Take the 2-minute tour ×
Mathematics Stack Exchange is a question and answer site for people studying math at any level and professionals in related fields. It's 100% free, no registration required.

if we take a {1, 2, 3} set as a countable set.
it has subsets with 2 elements right, Those sets are : {1, 2}, {1, 3}, {2, 3}.
But what about uncountable sets?
if we take a (0, 9) set as subset of real numbers or rational numbers which has many elements, how can i get subsets with two elements of this uncountable set?

share|improve this question
    
Firstly, as a subset of the rationals, $(0,9)$ is countable. But to pull out only two elements, I might choose, say, $\{ 1, 2 \}$, as they're certainly in that set. –  mixedmath Oct 28 '12 at 15:58
    
I don't understand why you retagged this like that. It has nothing to do with functional analysis, and it's much more [elementary-set-theory] than [set-theory]. –  Asaf Karagila May 10 '13 at 9:35

1 Answer 1

up vote 3 down vote accepted

Suppose $A$ is an uncountable set. In particular it is infinite. Fix $k-1$ elements from $A$, say $a_1,\ldots,a_{k-1}$.

Now for every $a\in A\setminus\{a_1,\ldots,a_{k-1}\}$ the function $a\mapsto\{a,a_1,\ldots,a_{k-1}\}$ is injective. Again, since $A$ is uncountable we have that $A\setminus\{a_1,\ldots,a_{k-1}\}$ is equipotent with $A$.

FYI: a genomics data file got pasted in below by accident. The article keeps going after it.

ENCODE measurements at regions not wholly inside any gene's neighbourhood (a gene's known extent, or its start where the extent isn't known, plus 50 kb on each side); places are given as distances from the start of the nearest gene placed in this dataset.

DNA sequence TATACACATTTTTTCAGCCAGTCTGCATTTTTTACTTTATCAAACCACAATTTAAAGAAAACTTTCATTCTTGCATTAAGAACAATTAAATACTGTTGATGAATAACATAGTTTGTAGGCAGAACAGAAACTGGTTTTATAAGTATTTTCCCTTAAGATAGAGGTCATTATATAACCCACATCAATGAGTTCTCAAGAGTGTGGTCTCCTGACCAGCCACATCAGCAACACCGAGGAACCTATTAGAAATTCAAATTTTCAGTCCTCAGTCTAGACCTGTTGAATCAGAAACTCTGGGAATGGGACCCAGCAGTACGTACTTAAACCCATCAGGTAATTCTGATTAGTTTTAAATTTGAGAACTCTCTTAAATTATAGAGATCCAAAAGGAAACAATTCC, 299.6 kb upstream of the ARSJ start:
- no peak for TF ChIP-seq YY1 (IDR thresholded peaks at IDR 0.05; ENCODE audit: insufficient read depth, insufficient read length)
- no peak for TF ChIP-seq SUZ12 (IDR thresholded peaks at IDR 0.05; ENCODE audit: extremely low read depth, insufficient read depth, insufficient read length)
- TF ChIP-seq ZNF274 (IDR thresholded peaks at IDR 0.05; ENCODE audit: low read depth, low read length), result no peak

Therefore there are at least $|A|$ many subsets of size $k$; on the other hand we have that $|\{B\subseteq A\mid B\text{ is finite}\}|=|A|$ as well. While not a completely trivial theorem, it is still a true theorem for any infinite set. Therefore there cannot be more than $|A|$ sets of size $k$.

Therefore the cardinality of $\{B\subseteq A\mid |B|=k\}$ is exactly $|A|$.

(Note that I am assuming the axiom of choice holds, or at least that $A$ can be well-ordered. This is not an uncommon assumption in modern mathematics. The question, when asked in the broader context where the axiom of choice fails and $A$ cannot be well-ordered is vastly more complicated to answer due to all sort of pathological sets which may arise.)

share|improve this answer
2  
Not an uncommon assumption is definitely a litotes! –  Brian M. Scott Oct 28 '12 at 17:52
    
@Brian: It is not not not not a litotes, you meant to say! :-) (I'm assuming the real life has double negation elimination, by the way...) –  Asaf Karagila May 10 '13 at 10:16

Your Answer

 
discard

By posting your answer, you agree to the privacy policy and terms of service.

Not the answer you're looking for? Browse other questions tagged or ask your own question.